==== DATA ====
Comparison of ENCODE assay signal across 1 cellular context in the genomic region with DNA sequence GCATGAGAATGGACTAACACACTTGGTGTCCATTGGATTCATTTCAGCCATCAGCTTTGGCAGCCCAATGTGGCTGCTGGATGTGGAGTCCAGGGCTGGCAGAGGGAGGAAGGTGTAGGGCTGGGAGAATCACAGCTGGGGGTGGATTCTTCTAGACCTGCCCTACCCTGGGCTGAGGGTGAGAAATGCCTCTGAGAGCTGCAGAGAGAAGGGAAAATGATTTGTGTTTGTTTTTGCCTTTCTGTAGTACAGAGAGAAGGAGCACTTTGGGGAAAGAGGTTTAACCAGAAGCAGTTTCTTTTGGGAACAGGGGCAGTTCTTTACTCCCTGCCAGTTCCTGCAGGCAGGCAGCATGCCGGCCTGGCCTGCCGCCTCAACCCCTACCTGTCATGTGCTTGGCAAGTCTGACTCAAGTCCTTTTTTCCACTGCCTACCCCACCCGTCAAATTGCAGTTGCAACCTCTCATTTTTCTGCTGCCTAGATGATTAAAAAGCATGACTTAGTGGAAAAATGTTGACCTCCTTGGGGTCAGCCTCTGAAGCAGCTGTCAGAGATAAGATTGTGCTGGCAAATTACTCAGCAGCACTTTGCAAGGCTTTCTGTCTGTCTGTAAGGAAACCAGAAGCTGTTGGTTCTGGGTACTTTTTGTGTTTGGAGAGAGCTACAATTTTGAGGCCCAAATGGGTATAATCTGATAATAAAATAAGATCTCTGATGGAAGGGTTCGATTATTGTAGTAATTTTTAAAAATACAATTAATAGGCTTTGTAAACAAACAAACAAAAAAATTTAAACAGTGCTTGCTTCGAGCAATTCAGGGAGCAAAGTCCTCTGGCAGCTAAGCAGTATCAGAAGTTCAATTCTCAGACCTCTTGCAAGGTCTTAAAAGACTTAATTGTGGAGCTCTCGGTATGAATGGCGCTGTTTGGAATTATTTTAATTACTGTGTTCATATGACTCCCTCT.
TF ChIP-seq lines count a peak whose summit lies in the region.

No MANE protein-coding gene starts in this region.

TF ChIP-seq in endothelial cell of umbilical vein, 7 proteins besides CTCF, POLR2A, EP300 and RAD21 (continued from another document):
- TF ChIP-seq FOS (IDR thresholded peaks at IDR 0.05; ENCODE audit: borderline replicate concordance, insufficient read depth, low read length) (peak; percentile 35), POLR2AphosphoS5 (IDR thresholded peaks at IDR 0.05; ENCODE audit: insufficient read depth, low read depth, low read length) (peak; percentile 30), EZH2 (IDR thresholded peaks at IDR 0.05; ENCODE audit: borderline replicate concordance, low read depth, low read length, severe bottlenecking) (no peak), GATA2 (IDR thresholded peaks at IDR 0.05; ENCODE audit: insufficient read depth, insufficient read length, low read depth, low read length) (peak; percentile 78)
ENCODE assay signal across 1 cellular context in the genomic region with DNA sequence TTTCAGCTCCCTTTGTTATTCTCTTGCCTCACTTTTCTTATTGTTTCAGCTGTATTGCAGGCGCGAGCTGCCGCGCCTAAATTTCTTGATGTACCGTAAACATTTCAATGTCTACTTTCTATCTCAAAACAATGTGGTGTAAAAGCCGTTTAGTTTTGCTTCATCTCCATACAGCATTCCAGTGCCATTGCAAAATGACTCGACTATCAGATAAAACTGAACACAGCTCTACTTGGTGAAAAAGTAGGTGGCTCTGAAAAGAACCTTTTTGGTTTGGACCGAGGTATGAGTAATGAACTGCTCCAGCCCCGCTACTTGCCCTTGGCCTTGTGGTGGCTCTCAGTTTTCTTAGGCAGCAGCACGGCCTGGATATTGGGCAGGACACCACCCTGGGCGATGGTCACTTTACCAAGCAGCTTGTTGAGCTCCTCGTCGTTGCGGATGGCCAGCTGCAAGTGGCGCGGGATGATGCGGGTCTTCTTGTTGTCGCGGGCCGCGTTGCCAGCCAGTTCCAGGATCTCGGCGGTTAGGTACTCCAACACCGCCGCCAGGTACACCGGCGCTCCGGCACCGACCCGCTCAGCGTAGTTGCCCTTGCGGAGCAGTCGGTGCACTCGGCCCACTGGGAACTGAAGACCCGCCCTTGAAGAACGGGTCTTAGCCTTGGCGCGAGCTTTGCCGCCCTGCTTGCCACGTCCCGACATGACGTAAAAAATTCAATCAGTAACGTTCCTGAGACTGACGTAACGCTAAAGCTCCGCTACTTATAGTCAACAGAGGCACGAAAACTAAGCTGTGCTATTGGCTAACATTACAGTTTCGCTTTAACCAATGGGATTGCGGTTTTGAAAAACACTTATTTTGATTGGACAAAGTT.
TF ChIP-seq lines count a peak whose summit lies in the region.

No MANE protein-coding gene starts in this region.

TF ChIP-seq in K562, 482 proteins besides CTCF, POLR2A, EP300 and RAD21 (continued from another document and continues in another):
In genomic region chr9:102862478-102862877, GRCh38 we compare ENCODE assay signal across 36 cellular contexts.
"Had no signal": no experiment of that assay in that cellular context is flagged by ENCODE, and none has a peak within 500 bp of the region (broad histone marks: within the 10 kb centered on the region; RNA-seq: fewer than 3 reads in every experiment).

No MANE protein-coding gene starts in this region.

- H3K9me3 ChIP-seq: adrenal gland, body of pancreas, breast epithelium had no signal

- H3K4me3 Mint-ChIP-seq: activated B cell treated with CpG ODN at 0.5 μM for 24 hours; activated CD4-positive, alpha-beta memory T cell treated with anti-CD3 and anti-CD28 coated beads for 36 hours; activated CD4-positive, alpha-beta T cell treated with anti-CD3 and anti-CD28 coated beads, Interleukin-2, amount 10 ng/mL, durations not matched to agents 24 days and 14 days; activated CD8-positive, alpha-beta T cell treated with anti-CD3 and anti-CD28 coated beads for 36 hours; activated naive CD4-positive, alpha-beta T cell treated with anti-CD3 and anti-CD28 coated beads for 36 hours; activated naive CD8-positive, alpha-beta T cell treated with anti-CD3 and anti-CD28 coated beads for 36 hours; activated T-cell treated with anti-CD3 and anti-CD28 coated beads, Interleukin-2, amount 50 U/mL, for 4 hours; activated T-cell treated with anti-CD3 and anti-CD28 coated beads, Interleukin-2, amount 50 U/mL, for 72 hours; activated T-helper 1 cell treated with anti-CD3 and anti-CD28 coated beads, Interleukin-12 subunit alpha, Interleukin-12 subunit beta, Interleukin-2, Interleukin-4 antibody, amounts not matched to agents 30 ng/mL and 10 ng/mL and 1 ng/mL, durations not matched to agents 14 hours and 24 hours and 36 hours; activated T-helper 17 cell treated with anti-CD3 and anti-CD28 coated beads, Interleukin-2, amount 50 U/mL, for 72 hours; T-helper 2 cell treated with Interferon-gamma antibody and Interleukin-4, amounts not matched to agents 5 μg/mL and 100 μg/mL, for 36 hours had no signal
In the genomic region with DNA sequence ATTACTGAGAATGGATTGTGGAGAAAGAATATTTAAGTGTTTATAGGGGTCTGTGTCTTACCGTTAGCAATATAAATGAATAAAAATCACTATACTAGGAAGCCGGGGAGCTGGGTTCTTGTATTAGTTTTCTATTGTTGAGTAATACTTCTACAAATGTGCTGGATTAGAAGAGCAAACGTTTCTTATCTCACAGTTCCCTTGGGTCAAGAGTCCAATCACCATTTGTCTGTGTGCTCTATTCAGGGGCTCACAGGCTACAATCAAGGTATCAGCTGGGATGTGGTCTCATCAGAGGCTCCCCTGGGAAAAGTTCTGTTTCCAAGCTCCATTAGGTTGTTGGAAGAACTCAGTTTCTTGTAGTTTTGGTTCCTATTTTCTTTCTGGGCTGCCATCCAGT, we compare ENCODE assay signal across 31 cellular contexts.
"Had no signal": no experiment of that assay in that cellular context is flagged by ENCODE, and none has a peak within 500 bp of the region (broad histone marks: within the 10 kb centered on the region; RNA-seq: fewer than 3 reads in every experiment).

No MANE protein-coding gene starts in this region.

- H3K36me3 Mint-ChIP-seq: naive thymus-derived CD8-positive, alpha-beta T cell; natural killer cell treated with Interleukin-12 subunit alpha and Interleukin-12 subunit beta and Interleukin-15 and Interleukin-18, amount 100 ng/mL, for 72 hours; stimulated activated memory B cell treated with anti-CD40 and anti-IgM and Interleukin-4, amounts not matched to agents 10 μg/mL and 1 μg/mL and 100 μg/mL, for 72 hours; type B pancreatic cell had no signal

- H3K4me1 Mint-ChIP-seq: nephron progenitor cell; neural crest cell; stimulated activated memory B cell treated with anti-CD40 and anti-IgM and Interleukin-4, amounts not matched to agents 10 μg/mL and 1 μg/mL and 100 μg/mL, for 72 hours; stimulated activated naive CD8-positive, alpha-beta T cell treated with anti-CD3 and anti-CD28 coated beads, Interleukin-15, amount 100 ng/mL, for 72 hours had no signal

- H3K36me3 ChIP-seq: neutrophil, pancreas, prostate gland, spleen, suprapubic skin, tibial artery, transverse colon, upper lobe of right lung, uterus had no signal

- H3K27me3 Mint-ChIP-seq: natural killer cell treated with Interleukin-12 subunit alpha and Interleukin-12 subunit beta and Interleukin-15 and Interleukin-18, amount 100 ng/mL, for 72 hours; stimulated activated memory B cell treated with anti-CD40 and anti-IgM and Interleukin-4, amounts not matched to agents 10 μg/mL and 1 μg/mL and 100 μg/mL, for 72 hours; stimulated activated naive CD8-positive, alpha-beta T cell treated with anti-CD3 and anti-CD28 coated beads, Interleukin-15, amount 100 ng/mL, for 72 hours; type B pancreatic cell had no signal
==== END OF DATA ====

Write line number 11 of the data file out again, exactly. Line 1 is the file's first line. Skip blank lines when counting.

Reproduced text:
"Had no signal": no experiment of that assay in that cellular context is flagged by ENCODE, and none has a peak within 500 bp of the region (broad histone marks: within the 10 kb centered on the region; RNA-seq: fewer than 3 reads in every experiment).